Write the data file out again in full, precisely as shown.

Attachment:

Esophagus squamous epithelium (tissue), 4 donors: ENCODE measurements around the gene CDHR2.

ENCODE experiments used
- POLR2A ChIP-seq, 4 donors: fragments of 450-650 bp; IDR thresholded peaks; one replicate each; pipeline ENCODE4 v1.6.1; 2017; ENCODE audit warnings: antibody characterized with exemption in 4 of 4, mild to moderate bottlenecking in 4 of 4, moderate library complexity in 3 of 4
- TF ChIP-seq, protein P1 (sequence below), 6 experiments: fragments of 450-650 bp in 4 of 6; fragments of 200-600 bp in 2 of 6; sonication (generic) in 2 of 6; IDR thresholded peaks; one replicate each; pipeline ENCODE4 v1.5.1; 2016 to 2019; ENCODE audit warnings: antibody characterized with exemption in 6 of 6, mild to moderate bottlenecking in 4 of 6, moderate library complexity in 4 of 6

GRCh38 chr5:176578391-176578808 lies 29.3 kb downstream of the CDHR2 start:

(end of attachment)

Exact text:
Esophagus squamous epithelium (tissue), 4 donors: ENCODE measurements around the gene CDHR2.

ENCODE experiments used
- POLR2A ChIP-seq, 4 donors: fragments of 450-650 bp; IDR thresholded peaks; one replicate each; pipeline ENCODE4 v1.6.1; 2017; ENCODE audit warnings: antibody characterized with exemption in 4 of 4, mild to moderate bottlenecking in 4 of 4, moderate library complexity in 3 of 4
- TF ChIP-seq, protein P1 (sequence below), 6 experiments: fragments of 450-650 bp in 4 of 6; fragments of 200-600 bp in 2 of 6; sonication (generic) in 2 of 6; IDR thresholded peaks; one replicate each; pipeline ENCODE4 v1.5.1; 2016 to 2019; ENCODE audit warnings: antibody characterized with exemption in 6 of 6, mild to moderate bottlenecking in 4 of 6, moderate library complexity in 4 of 6

GRCh38 chr5:176578391-176578808 lies 29.3 kb downstream of the CDHR2 start: